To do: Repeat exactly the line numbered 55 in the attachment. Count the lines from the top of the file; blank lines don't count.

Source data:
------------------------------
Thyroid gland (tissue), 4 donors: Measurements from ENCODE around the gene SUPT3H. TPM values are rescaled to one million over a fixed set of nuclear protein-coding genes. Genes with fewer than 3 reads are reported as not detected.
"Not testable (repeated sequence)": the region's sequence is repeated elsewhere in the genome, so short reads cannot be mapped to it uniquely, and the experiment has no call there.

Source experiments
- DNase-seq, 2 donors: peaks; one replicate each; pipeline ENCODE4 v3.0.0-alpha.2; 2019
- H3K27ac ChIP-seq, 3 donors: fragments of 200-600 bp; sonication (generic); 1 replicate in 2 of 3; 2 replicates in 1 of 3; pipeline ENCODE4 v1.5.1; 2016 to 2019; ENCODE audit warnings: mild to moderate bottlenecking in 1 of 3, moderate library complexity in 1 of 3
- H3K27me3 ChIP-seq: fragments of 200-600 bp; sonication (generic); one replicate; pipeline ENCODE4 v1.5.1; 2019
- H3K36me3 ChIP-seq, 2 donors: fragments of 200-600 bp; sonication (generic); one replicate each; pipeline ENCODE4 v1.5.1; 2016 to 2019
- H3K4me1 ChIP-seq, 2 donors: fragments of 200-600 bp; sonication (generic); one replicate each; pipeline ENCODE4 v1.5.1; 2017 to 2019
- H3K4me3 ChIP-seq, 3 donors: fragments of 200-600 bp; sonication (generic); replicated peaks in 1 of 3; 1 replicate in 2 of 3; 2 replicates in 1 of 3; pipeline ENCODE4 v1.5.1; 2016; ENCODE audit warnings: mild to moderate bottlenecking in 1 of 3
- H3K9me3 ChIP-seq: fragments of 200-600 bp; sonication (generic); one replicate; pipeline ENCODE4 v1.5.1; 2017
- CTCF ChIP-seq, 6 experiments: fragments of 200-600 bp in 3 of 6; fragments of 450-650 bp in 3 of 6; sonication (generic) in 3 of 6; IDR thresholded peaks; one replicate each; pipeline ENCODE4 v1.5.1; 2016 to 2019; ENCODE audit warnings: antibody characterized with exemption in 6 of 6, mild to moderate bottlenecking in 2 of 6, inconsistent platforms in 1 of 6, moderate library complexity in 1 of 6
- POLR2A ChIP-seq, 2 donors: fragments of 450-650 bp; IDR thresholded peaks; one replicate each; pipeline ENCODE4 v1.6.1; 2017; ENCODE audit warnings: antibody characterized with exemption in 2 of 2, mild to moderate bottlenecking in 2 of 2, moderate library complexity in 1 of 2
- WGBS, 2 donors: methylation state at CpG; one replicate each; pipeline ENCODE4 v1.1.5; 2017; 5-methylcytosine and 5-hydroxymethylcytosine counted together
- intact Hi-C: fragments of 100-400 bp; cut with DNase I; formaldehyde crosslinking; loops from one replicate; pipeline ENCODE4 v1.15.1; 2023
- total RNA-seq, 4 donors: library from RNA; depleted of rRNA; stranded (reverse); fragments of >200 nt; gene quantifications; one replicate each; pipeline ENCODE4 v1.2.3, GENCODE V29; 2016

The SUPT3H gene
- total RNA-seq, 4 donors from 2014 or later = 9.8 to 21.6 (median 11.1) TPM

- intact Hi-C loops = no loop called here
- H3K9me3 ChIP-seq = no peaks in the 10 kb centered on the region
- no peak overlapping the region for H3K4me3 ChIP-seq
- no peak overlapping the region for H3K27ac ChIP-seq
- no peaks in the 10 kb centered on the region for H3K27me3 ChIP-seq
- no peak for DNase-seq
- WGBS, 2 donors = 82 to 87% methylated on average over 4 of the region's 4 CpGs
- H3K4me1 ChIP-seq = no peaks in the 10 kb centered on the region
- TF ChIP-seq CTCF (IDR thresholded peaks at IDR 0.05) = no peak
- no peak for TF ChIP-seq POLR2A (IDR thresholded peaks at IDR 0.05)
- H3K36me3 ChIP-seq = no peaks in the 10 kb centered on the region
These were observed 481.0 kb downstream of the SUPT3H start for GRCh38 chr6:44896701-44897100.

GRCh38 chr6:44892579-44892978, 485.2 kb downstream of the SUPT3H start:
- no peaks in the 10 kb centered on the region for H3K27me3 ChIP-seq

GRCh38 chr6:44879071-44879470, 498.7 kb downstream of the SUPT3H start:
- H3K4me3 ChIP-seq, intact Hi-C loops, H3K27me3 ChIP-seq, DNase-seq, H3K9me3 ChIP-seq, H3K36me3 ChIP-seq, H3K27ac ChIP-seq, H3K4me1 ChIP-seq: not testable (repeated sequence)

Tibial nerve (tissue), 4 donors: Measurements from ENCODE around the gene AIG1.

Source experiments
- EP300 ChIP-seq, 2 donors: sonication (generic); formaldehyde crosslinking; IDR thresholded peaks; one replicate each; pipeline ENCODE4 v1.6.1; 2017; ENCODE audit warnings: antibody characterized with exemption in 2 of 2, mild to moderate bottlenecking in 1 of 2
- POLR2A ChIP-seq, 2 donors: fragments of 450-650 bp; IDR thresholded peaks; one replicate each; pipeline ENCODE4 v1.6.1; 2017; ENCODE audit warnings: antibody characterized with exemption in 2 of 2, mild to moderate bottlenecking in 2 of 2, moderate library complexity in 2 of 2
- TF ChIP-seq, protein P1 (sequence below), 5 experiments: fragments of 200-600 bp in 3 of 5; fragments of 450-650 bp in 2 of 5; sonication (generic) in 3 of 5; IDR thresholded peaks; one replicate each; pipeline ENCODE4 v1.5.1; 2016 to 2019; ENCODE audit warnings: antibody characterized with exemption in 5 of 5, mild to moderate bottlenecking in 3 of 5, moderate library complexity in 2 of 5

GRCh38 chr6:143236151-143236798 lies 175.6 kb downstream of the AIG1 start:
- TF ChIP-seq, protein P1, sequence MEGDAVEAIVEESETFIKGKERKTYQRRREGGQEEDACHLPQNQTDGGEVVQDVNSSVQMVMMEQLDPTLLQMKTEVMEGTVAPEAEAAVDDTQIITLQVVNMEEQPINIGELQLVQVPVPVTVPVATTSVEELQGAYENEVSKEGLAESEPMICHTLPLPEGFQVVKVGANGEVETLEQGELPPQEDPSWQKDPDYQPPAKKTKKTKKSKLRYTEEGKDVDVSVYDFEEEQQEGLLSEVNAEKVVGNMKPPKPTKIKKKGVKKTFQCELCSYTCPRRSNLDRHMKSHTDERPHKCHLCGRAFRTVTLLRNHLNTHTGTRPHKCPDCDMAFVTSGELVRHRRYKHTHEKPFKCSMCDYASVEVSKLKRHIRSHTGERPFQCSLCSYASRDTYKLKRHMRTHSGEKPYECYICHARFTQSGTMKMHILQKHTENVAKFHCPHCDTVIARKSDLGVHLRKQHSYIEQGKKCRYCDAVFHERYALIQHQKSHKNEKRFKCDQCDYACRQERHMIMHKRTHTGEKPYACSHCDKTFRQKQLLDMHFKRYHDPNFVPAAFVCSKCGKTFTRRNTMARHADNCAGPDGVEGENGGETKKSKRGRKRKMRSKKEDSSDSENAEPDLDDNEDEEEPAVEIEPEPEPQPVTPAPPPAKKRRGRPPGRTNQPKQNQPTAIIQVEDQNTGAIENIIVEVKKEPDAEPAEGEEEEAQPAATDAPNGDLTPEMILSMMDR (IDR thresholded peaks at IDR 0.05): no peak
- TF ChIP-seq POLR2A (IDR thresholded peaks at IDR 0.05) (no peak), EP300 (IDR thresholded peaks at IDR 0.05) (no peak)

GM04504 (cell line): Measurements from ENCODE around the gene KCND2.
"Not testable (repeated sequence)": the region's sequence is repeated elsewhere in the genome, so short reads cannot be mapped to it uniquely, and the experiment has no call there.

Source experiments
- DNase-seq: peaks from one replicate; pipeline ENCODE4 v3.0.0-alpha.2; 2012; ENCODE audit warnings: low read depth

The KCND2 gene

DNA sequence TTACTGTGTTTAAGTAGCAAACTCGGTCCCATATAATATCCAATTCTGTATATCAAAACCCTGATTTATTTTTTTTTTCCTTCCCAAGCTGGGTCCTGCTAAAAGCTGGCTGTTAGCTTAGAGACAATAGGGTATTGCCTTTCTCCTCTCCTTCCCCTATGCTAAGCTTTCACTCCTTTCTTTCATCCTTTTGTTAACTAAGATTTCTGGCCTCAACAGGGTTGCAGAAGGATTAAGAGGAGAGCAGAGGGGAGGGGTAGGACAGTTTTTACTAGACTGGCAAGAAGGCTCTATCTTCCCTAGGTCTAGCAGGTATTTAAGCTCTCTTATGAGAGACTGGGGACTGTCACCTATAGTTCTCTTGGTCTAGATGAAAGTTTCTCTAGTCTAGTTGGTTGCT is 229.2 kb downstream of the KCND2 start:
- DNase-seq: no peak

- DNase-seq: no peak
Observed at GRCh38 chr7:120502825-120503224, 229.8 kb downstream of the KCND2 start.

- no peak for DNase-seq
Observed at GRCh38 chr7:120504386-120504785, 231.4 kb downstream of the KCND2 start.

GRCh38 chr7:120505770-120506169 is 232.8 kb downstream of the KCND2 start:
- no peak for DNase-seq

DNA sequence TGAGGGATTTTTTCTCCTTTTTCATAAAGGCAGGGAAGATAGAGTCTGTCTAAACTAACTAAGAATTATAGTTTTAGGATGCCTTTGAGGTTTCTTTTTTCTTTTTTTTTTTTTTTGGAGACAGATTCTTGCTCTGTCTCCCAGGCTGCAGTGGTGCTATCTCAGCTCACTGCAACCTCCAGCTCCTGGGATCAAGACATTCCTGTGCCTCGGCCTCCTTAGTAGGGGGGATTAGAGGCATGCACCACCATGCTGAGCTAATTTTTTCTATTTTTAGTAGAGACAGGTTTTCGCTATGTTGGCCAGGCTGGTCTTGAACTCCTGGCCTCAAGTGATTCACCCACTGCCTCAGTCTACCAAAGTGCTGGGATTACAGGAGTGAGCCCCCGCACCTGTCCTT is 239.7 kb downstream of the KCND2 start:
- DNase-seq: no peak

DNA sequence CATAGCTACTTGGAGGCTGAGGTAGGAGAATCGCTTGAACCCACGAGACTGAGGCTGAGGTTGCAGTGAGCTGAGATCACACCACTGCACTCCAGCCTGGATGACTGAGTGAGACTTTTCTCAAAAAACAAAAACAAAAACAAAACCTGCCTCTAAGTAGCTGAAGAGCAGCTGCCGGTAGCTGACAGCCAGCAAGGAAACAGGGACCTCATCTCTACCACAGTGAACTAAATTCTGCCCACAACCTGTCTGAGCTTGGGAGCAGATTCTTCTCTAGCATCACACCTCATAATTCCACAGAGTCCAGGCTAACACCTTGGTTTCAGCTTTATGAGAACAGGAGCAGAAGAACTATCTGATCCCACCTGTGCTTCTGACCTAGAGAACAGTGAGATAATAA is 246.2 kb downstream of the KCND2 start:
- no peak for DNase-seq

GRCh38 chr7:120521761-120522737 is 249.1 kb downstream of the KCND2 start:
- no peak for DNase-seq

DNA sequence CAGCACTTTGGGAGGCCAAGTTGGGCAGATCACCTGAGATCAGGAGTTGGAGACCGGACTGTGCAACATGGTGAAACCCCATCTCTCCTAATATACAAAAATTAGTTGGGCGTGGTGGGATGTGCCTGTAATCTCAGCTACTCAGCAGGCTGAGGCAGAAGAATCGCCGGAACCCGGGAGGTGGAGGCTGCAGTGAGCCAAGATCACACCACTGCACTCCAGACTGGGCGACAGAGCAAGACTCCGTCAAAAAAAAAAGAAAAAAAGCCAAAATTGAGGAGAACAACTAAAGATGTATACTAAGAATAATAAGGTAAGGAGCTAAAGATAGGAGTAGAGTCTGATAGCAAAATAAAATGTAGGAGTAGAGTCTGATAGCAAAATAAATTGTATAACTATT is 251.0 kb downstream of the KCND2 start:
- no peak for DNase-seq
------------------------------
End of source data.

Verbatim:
DNA sequence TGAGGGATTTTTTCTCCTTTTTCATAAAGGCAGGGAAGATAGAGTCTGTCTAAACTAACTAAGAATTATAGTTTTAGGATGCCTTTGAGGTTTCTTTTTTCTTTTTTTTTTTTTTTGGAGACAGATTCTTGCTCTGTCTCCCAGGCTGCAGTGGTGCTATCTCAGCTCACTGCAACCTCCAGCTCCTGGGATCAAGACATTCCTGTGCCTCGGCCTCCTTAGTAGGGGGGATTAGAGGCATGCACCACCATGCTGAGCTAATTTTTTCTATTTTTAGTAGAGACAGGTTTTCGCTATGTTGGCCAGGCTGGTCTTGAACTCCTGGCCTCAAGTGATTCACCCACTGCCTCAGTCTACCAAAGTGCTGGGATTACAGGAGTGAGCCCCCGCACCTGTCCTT is 239.7 kb downstream of the KCND2 start: